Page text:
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S.-born Asian Pacific American women took White husbands during the year of publication.
Anti-miscegenation laws discouraging marriages between Whites and non-Whites were affecting Asian immigrants and their spouses from the late 17th to early 20th century.
The most tenacious form of legal segregation, the banning of interracial marriage, was not fully lifted until the last anti-miscegenation laws were struck down in 1967 by the Supreme Court ruling in the landmark Loving v. Social enterprise research conducted on behalf of the Columbia Business School (2005–2007) showed that regional differences within the United States in how interracial relationships are perceived have persisted: Daters of both sexes from south of the Mason–Dixon line were found to have much stronger same-race preferences than northern daters did.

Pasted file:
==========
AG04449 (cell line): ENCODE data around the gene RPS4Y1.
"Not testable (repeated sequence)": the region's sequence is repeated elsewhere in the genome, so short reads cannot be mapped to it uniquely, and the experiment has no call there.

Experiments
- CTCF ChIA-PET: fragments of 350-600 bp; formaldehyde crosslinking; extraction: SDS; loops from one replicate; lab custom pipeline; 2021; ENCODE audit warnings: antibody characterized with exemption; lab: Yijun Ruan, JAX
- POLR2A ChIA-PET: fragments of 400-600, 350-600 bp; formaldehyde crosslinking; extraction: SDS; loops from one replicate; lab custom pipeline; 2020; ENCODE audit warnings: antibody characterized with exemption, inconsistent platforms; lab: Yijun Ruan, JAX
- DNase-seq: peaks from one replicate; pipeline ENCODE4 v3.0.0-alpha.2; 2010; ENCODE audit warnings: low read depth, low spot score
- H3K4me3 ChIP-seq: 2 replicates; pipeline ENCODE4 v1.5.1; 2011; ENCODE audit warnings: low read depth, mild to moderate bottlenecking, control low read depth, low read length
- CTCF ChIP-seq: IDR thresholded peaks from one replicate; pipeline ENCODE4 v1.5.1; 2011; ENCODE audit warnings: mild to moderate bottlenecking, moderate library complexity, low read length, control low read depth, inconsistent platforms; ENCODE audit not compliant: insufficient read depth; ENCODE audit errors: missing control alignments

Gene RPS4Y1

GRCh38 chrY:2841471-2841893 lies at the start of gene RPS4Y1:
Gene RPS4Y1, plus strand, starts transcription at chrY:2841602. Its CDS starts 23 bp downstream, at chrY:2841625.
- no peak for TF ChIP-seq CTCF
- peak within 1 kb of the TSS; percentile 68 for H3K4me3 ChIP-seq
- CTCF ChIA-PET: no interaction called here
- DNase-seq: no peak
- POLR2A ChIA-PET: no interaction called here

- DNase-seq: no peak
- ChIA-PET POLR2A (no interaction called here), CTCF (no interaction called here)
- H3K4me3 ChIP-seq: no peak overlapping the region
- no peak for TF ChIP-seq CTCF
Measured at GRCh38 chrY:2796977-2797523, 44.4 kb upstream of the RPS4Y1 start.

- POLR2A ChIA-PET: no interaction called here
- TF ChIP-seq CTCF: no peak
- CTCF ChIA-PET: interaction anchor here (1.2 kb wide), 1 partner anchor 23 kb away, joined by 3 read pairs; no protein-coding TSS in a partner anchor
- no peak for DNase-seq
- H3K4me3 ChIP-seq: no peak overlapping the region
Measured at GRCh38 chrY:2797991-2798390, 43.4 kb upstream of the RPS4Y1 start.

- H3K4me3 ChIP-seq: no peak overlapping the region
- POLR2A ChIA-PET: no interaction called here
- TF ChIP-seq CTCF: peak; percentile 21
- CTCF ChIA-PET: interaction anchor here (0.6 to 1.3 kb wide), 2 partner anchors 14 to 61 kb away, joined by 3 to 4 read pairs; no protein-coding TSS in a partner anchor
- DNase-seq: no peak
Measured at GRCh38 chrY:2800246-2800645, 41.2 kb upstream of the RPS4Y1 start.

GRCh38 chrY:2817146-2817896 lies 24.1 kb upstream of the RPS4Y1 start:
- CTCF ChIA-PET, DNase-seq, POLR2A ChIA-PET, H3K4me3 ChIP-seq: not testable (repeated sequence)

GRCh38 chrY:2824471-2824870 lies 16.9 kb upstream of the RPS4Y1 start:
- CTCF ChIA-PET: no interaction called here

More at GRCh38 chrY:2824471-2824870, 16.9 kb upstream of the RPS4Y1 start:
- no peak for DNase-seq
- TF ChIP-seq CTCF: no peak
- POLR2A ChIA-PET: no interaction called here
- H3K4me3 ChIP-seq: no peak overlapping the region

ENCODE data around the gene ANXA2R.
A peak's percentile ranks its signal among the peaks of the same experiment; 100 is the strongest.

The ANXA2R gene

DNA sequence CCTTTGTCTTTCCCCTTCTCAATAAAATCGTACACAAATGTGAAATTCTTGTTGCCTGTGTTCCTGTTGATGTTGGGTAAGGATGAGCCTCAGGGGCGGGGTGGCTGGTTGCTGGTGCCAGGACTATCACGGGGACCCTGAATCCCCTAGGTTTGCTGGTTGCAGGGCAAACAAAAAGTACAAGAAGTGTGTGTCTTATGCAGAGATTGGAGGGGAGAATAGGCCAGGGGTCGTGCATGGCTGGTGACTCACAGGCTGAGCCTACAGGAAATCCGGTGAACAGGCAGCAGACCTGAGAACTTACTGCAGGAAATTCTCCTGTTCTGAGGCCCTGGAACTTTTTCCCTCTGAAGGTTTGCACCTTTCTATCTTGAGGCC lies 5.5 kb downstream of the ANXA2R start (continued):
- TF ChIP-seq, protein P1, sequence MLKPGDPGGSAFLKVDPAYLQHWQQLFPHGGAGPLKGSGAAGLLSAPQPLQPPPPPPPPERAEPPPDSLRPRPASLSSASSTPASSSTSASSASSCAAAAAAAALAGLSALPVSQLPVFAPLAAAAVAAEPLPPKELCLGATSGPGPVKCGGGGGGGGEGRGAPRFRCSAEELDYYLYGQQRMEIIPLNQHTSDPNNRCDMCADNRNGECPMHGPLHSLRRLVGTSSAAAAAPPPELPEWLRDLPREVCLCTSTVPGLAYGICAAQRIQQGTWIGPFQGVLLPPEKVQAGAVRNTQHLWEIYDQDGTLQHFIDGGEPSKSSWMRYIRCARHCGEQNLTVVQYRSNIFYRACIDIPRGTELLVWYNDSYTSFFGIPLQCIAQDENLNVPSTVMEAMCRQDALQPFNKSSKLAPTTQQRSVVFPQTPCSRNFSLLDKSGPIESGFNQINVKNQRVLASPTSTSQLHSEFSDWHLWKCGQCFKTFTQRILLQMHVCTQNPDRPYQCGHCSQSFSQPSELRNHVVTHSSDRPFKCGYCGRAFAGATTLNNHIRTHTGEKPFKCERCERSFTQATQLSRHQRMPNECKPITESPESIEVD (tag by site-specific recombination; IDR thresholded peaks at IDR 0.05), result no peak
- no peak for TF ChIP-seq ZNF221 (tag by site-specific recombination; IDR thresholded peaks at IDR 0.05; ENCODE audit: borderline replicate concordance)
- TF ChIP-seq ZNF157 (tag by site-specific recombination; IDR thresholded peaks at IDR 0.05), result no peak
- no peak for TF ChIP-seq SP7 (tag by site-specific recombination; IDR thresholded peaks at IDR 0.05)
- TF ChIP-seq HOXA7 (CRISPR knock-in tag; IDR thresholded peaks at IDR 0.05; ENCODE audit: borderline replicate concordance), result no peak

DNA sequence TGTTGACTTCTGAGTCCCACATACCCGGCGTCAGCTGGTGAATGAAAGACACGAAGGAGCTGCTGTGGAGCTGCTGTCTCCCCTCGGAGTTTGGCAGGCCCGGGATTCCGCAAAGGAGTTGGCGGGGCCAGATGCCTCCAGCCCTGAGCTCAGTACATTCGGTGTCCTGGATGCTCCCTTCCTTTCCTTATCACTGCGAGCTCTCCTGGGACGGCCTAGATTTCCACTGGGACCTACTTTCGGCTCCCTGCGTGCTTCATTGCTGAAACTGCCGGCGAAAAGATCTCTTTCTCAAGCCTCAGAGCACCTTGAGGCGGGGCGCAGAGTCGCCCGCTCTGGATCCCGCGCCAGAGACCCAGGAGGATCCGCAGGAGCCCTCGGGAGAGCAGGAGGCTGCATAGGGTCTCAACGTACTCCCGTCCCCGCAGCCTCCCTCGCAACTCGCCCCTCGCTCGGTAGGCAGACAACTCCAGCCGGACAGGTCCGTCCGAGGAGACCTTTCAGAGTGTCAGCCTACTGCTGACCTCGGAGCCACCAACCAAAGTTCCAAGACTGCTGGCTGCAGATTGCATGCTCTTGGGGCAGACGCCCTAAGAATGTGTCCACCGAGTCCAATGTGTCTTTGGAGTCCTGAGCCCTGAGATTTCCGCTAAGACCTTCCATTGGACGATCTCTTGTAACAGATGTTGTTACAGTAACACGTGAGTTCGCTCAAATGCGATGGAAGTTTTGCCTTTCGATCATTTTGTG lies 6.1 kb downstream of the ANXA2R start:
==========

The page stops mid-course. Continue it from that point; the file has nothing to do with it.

a pairing between a black husband and white wife is 1.62 times more likely to divorce than a pairing between a white husband and white wife.
The number of interracial marriages has steadily continued to increase since the 1967 Supreme Court ruling in Loving v.
Using the 2002 National Survey of Family Growth (Cycle VI), the likelihood of divorce for interracial couples to that of same-race couples was compared.
Comparisons across marriage cohorts revealed that, overall, interracial couples have higher rates of divorce, particularly for those that married during the late 1980s.
Virginia, but also continues to represent an absolute minority among the total number of wed couples.